EDITOR’S NOTE: This story is by Jack Truitt, a UW News Lab student. It is published here as part of a partnership between Seattle Bike Blog and News Lab.
Biking needs to become an issue of climate change and personal health in order to escape the category of fitness hobby, according to the president of a national biking association who was in town last week to recognize the UW as a premier bike-friendly campus.
League of American Bicyclists President Andy Clarke awarded the University of Washington designation as a Gold Level Bicycle Friendly University Oct. 30. He then sat down with a panel of local cycling advocates to talk about how to expand cycling on campus and beyond.
Out of roughly 200 applications this year only six moved up to gold status. UW is now one of ten universities to earn gold, and only two universities have ever earned the highest designation of platinum: Stanford and UC Davis.
Clarke praised the efforts the UW has made since earning the silver level designation in 2012, citing a rare combination of cooperative leadership in state and city politics, and an effective advocacy community at the grassroots level.
“You’ve got all those things in place right now in bucket-loads, that doesn’t happen very often,” he said. “It may not be two years but two months before you get to platinum.”
Following the award presentation, a panel joined Clarke to discuss the role universities have as catalysts for creating bicycle-friendly communities. The major theme of the discussion was how to shift cycling from something seen by many as a hobby to a normalized mode of transportation part of everyday life.
The key to making this happen, Clarke said, was by connecting cycling to broader issues like climate change, traffic and parking congestion and personal health.
“To continue to make progress, we have to relate our issue to things that help other people solve their problems,” he said.
The panel discussed at length the virtues of bike-sharing and its ability to make biking a part of everyday life for the general public, as in countries like Denmark and the Netherlands.
“I think bike-sharing is a gateway drug,” said Seattle Department of Transportation Director Scott Kubly. Like an umbrella that’s there when you actually need it, bike-share stations make cycling convenient without forcing riders to make the return journey by bike if the weather gets nasty. Pronto, a Seattle-based bike sharing service that launched in mid-October, has ten of its 50 stations located in the U-District.
But those stations have seen some of the lowest usage rates according to Pronto Executive Director Holly Houser, who was a part of the panel. Kubly, who has had experience with bikeshare services in Chicago and Washington D.C., said that below average usage was not atypical of university based stations, calling it “the hardest nut to crack.”
One solution he suggested is including some sort of bikeshare membership in the student fee like many schools, including the UW, do with local bus services.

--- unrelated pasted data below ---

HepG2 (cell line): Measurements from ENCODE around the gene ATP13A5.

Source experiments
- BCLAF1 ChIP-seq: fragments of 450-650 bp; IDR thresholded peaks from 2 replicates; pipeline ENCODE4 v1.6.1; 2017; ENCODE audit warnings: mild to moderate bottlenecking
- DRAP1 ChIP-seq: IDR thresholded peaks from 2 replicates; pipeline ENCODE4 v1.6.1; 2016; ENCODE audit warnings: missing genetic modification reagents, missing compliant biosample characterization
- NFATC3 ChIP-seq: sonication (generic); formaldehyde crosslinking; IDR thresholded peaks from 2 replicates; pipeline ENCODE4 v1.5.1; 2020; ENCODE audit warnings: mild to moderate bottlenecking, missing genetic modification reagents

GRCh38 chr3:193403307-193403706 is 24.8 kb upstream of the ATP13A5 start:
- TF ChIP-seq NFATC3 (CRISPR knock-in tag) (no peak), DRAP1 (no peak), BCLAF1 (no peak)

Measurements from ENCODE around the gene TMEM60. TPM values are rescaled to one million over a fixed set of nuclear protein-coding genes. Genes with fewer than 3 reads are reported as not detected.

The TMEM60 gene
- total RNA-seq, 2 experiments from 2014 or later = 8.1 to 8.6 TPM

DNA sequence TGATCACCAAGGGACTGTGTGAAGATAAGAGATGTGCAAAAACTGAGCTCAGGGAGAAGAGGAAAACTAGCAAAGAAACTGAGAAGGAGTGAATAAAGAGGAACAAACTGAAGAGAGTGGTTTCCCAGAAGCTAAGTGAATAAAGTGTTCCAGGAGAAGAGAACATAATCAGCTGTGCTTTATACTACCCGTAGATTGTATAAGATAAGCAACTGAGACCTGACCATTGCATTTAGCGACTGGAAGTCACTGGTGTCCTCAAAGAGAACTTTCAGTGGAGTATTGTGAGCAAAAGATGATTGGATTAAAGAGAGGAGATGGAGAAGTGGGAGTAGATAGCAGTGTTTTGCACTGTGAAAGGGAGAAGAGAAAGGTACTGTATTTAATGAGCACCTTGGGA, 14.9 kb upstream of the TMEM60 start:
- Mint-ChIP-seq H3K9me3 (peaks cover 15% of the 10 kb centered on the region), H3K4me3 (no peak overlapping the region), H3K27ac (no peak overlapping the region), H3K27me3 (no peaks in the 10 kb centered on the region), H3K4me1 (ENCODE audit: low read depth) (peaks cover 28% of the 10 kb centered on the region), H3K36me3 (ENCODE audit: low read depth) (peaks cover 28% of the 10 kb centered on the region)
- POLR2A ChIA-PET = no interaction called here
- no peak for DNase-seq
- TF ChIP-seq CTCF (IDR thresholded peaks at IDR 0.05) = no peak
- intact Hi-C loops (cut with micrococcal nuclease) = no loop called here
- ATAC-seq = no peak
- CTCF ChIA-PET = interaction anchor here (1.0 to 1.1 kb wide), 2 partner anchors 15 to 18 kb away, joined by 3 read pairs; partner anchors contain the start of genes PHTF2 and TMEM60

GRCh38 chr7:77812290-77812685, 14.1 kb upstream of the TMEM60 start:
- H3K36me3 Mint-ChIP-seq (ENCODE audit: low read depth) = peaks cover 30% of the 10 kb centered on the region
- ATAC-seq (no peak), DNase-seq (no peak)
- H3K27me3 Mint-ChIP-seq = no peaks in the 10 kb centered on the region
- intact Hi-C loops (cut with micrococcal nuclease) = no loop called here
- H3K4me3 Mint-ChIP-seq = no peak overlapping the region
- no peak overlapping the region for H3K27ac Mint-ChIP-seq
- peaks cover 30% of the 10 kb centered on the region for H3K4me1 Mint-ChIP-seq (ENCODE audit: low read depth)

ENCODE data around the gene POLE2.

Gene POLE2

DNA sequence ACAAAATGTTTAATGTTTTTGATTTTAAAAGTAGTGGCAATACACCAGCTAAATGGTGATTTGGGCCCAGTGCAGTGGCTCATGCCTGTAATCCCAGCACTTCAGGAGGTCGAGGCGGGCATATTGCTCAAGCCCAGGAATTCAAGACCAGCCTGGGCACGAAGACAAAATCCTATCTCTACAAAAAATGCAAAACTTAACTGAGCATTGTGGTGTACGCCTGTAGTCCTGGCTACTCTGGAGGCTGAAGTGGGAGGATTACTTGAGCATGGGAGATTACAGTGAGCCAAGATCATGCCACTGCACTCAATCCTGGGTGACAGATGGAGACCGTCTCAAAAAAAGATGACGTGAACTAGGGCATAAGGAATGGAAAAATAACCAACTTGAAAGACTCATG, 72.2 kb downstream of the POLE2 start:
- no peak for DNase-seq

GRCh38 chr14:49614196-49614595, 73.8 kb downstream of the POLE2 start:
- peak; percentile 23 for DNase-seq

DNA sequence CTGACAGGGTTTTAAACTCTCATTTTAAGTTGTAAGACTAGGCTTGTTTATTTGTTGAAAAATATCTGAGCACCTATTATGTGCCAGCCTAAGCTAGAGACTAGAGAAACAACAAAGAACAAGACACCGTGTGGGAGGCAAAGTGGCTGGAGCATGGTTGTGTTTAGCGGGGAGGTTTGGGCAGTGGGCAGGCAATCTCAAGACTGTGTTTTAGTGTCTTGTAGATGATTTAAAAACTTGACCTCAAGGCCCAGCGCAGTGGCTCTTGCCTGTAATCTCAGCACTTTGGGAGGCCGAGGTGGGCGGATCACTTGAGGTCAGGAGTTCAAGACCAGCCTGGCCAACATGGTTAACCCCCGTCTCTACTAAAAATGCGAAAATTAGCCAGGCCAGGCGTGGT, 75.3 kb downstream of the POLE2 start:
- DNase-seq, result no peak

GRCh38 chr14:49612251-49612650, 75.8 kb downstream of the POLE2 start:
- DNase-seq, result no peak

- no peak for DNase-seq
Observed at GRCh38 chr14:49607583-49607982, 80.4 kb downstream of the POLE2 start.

Among the biggest hurdles in creating a normalized cycling culture may be the cyclist community itself, members of the panel said. Clarke admitted that the cyclist community perhaps has been overzealous at times, and has failed to generate change and discussion beyond its own audiences, something that needs to change if broader progress is to be made.
Cascade Bicycle Club Executive Director Elizabeth Kiker said it’s important to frame cycling as relevant to everyone no matter their mode of transport, and not an exclusive club that hard-core cyclist culture can make it out to be.
“It’s riding your bike, you don’t have to sign in blood” she said. “You’re part of the tribe if you’ve been on the road.”
With environmental and congestion issues getting worse each day not just in Seattle but cities the world over, Clarke said that we don’t have a choice but to pave the way for more efficient and sustainable transportation. And its clear which solution he thinks is most viable.
“We’re going to have to get people to bike a whole lot more,” he said. “We’re all in this together.”
Watch Associate Vice President of Facilities Services Charles Kennedy accept the award here:
Without TIGER, UW searches for other Burke-Gilman funding options
Without a TIGER grant to fund the upgrading of the Burke-Gilman Trail through the campus, UW Transportation Services Director Josh Kavanagh said that funding is currently in redesign. Furthermore, the planned Life Sciences building to be built on campus will likely push the Burke-Gilman project south.
The construction details of the life sciences building lagged behind those of the Burke-Gilman upgrade, he said, but coordination between the two may allow both projects to save some money.
Kavanagh said that the TIGER grant would’ve closed the funding gap on Phase II of the project, and the department currently is looking into the WSDOT regional mobility program for $12.5 million dollars to help fund the $14 million needed for the upgrade. If that were to go through, the remaining $1.5 million would be much easier to find in the budget, he said.
Those who use the trail might wonder why the funding cannot be found in light of the university announcing a $376 million plan to tear down and renovate dorms on campus. The new dorms will have residents paying for the project through their rent.
“I’m not about to throw up a toll booth on the Burke-Gilman,” Kavanagh said.